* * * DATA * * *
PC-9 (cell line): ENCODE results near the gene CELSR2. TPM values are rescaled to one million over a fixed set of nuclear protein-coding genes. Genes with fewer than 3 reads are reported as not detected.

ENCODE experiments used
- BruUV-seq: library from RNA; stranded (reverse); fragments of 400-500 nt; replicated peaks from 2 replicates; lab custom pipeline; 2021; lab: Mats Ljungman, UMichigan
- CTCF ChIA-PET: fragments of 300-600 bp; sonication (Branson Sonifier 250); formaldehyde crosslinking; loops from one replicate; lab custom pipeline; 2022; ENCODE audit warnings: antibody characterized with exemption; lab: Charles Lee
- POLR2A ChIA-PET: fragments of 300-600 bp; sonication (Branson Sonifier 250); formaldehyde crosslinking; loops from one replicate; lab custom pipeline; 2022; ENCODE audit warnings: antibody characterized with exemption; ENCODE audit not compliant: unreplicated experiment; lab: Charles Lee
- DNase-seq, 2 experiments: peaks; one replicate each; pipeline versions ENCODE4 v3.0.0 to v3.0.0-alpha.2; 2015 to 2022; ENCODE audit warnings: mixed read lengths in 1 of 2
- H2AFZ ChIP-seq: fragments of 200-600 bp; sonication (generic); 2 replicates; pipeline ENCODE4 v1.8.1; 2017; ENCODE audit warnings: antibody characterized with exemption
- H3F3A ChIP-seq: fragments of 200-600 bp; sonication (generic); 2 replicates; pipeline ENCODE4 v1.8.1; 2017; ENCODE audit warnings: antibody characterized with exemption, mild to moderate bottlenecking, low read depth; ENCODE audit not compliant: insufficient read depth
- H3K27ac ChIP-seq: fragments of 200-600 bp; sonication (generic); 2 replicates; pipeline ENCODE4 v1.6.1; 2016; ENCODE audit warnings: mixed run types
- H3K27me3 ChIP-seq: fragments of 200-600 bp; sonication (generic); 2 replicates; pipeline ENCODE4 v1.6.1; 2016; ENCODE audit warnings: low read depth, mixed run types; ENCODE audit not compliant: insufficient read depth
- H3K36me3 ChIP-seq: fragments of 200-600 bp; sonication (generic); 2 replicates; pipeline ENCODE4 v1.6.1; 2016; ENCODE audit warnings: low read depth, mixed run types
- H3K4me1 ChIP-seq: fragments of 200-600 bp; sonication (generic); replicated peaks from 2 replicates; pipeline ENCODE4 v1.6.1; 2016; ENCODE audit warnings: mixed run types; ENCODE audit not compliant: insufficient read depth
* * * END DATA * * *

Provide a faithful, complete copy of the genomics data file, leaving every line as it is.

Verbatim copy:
PC-9 (cell line): ENCODE results near the gene CELSR2. TPM values are rescaled to one million over a fixed set of nuclear protein-coding genes. Genes with fewer than 3 reads are reported as not detected.

ENCODE experiments used
- BruUV-seq: library from RNA; stranded (reverse); fragments of 400-500 nt; replicated peaks from 2 replicates; lab custom pipeline; 2021; lab: Mats Ljungman, UMichigan
- CTCF ChIA-PET: fragments of 300-600 bp; sonication (Branson Sonifier 250); formaldehyde crosslinking; loops from one replicate; lab custom pipeline; 2022; ENCODE audit warnings: antibody characterized with exemption; lab: Charles Lee
- POLR2A ChIA-PET: fragments of 300-600 bp; sonication (Branson Sonifier 250); formaldehyde crosslinking; loops from one replicate; lab custom pipeline; 2022; ENCODE audit warnings: antibody characterized with exemption; ENCODE audit not compliant: unreplicated experiment; lab: Charles Lee
- DNase-seq, 2 experiments: peaks; one replicate each; pipeline versions ENCODE4 v3.0.0 to v3.0.0-alpha.2; 2015 to 2022; ENCODE audit warnings: mixed read lengths in 1 of 2
- H2AFZ ChIP-seq: fragments of 200-600 bp; sonication (generic); 2 replicates; pipeline ENCODE4 v1.8.1; 2017; ENCODE audit warnings: antibody characterized with exemption
- H3F3A ChIP-seq: fragments of 200-600 bp; sonication (generic); 2 replicates; pipeline ENCODE4 v1.8.1; 2017; ENCODE audit warnings: antibody characterized with exemption, mild to moderate bottlenecking, low read depth; ENCODE audit not compliant: insufficient read depth
- H3K27ac ChIP-seq: fragments of 200-600 bp; sonication (generic); 2 replicates; pipeline ENCODE4 v1.6.1; 2016; ENCODE audit warnings: mixed run types
- H3K27me3 ChIP-seq: fragments of 200-600 bp; sonication (generic); 2 replicates; pipeline ENCODE4 v1.6.1; 2016; ENCODE audit warnings: low read depth, mixed run types; ENCODE audit not compliant: insufficient read depth
- H3K36me3 ChIP-seq: fragments of 200-600 bp; sonication (generic); 2 replicates; pipeline ENCODE4 v1.6.1; 2016; ENCODE audit warnings: low read depth, mixed run types
- H3K4me1 ChIP-seq: fragments of 200-600 bp; sonication (generic); replicated peaks from 2 replicates; pipeline ENCODE4 v1.6.1; 2016; ENCODE audit warnings: mixed run types; ENCODE audit not compliant: insufficient read depth